AC: Writing novels is such a solitary art, obviously much more so than the collaborative medium of filmmaking. Was that a hurdle for you, or did you appreciate the company?
PH: It was a welcome change to be making something with people, as opposed to making something alone. It was really time for me to do it. And now that I'm on the film tour, I'm beginning to think it's really time for me to be back in my room for a few months, doing my writing. But I have a feeling that my future will encompass those two types of living, the quiet writing time and the much more social, much more political act of making a movie. It was really welcome, though; I've spent too many years just writing, and so I was a bit overzealous and eager to have other people around. I was like someone who planned a party and thought no one would come. When they showed up, I practically wept. I ended up offering anything I could to make them more comfortable. I suspect there were times when they thought I could be a little cooler about it all, but, as you know, I'm not very cool.
AC: Pieces of April has a terrific soundtrack by Stephin Merritt of the Magnetic Fields and the 6ths -- how did your association with him come about?
PH: Basically what happened was that I wanted the movie to feel like life, and so I wasn't going to score the movie because I have this pet peeve that most American movies are over-scored with the music always telling you how to feel in case you're not figuring it out on your own. So I was going to use the Three Dog Night song "Pieces of April." When we cut the movie, we used that in the very first versions, and it seemed to work quiet well. My producer, however, began to get sick of the song and felt that it was a bit cloying, so he urged me to have something written that would not be a song anyone had ever heard before. I resisted this, because I knew that this was his covert way of getting me to score the movie. He finally got me by using the argument that we could always go back to using the Three Dog Night song, so why not explore other music to see if any of it works? So I said I'd try. I met with various composers, and I liked them all, but then one day I thought, well, why not just ask my favorite musician in the world, who I don't even know, which was Stephin Merritt. So he came in and watched the movie, said he enjoyed it, but that he hated the use of "Pieces of April" at the end. He told me he heard a Zimbabwean love song when he was watching it, and not Three Dog Night. I told him I had no idea what he was talking about, but that I would love for him to do the movie, and luckily he said yes. I immediately had buyer's remorse because I thought, you know, what was I doing? I don't want a Zimbabwean love song in my movie no matter how good it is. The next thing I knew he came back with this song he'd written on a ukulele, called "One April Day," and he played if for me, and it was just exquisite. So we ended up scoring five movements leading up to the final musical theme, each employing a different instrument with all five instruments coming together in the end. And, of course, Stephin's finished score is just pure genius. I still can't believe that he wrote the music for my movie.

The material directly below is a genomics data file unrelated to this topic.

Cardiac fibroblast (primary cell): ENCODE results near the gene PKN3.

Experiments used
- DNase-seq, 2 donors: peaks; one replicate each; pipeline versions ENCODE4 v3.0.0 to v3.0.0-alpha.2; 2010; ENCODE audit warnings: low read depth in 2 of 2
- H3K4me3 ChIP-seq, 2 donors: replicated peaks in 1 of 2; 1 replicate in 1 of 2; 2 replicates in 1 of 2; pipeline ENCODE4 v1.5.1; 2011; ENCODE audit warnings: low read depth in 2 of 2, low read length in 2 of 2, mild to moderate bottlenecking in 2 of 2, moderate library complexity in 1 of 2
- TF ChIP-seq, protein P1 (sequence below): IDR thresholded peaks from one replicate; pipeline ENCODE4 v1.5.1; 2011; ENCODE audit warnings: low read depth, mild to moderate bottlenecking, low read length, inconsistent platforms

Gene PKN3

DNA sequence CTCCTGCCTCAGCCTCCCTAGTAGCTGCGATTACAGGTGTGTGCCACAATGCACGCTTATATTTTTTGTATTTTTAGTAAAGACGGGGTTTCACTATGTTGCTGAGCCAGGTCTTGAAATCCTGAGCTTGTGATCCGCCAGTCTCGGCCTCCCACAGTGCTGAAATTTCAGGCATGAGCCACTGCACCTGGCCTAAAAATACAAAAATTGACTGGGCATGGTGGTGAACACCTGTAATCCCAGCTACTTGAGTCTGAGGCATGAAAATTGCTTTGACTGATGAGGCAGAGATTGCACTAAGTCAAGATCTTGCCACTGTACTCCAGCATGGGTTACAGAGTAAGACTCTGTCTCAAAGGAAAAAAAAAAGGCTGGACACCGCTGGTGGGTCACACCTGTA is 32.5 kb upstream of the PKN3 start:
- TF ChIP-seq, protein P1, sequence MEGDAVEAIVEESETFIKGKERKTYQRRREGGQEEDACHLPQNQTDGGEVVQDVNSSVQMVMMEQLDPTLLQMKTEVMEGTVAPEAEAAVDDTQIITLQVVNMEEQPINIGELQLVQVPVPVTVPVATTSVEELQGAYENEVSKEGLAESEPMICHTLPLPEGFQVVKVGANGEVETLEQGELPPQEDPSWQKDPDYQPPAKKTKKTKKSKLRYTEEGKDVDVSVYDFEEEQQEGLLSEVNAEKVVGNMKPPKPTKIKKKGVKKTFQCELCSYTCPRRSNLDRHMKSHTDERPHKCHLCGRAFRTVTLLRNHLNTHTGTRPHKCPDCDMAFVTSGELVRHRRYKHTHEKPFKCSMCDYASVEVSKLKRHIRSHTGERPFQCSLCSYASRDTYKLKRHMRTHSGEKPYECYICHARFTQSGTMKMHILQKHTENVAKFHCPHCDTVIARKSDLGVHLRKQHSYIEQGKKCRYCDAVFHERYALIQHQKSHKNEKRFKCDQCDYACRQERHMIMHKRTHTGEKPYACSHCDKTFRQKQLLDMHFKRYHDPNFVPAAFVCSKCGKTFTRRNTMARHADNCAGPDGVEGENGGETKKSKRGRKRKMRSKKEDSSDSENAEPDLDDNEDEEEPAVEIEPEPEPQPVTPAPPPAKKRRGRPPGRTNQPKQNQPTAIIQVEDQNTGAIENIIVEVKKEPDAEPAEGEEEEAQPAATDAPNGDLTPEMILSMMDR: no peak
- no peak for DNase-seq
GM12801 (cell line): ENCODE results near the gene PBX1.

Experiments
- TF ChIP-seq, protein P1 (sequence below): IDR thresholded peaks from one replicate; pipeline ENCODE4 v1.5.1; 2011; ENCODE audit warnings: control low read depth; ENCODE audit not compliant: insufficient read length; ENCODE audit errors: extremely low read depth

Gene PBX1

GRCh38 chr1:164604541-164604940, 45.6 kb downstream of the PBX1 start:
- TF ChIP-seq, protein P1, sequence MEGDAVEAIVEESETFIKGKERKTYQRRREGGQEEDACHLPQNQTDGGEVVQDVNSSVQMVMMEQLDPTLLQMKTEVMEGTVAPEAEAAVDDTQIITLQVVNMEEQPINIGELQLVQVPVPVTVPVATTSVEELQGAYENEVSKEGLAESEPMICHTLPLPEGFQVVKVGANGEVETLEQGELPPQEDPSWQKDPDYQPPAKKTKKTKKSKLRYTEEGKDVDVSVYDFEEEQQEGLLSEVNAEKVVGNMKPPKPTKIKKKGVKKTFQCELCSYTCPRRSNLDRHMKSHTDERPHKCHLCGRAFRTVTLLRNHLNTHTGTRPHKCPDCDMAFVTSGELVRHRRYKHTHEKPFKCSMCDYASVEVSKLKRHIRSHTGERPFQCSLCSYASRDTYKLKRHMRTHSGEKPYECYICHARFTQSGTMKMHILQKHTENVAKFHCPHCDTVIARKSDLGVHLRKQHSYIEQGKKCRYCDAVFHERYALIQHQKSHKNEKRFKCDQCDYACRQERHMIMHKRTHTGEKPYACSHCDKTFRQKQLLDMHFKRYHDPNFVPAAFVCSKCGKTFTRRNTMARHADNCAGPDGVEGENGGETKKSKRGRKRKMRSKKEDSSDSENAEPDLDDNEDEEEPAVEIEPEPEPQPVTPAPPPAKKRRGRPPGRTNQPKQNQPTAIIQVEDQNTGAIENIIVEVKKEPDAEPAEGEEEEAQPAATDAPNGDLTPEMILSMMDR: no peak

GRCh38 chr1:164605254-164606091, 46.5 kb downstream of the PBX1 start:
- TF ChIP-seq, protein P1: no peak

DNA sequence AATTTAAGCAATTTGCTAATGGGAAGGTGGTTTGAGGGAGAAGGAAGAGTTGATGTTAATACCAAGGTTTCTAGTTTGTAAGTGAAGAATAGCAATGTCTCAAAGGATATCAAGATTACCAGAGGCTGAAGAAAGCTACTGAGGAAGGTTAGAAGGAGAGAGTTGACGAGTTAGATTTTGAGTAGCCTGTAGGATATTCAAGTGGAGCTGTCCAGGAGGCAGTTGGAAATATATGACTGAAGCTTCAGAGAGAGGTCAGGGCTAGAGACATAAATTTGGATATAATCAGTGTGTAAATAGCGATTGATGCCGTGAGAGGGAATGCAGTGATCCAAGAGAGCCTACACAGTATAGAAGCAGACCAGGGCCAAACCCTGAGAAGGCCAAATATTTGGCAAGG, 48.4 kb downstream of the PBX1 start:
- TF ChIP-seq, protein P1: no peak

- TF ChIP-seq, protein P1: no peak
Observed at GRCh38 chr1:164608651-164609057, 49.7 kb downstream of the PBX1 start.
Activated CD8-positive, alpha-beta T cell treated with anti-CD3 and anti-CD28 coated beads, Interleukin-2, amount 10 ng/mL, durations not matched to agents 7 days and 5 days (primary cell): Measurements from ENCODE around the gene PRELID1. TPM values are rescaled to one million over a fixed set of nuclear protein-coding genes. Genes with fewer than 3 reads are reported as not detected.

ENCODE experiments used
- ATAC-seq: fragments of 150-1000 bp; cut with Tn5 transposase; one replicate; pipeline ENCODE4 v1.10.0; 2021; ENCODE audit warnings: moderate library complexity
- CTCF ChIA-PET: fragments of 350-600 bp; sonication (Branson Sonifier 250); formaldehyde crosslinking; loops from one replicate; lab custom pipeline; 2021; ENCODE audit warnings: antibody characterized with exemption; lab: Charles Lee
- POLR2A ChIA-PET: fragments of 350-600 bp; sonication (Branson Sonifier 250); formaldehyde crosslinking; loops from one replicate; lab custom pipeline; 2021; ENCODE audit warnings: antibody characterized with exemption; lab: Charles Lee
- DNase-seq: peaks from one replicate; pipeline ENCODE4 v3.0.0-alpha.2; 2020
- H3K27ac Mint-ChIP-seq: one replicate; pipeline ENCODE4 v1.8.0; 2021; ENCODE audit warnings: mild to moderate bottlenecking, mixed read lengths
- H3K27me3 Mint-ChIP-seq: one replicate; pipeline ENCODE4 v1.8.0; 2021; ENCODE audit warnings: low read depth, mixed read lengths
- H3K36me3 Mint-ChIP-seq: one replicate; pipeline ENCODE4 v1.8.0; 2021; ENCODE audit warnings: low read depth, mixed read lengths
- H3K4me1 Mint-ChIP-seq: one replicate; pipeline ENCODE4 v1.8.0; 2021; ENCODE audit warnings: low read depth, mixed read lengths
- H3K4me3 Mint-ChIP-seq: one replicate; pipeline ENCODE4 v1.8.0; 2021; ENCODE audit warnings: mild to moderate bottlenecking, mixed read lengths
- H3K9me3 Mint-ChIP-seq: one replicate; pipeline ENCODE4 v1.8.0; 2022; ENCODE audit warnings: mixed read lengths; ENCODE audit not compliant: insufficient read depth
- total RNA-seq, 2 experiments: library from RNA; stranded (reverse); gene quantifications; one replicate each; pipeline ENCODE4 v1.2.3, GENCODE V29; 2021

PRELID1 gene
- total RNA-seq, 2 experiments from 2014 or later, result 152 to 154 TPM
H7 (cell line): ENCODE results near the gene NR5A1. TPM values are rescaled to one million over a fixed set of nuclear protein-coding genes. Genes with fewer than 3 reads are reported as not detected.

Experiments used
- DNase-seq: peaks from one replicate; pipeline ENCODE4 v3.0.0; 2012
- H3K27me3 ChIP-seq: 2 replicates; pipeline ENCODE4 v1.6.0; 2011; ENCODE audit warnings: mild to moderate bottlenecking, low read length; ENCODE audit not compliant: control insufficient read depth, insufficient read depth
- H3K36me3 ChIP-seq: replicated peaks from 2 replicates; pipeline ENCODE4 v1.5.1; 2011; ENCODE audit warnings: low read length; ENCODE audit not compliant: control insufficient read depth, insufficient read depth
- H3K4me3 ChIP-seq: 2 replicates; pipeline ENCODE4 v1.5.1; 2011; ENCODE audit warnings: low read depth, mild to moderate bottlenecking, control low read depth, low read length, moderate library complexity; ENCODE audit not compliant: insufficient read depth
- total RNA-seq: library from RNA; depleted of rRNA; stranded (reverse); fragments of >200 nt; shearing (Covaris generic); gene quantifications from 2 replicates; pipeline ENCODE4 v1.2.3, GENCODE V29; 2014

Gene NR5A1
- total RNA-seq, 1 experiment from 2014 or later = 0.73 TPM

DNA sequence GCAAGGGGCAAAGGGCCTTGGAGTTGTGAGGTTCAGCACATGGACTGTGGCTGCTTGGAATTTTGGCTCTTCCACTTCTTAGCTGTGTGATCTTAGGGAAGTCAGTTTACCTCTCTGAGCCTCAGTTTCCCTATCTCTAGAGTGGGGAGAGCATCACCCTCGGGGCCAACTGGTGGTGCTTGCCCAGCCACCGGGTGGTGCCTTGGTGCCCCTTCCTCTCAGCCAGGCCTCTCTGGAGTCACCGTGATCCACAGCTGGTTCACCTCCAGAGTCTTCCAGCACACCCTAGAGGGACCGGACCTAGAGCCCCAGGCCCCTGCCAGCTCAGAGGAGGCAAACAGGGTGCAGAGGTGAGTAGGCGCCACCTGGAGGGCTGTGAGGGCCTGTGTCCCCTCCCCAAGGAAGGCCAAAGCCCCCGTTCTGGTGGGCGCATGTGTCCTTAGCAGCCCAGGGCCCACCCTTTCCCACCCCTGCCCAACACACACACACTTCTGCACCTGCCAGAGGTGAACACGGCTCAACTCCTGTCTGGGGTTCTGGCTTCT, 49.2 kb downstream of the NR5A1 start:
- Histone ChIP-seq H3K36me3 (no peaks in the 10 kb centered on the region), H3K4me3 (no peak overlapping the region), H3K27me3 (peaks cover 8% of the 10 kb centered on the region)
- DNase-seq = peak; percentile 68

AC: So the experience overall was a good one, yes? The experience of making this small little indie film?
PH: Yes, sure. I completely hold on to the idea that people are eager if not desperate to be told a good story. And, you know, my job is to figure out the kinds of stories I can tell well. And for better or worse, a story like Pieces of April is the kind of story I'm supposed to tell. The kind of story that makes you laugh as much as possible but also breaks your heart.
Pieces of April opens in Austin on Friday, Nov. 7. For review and showtimes, see Film listings.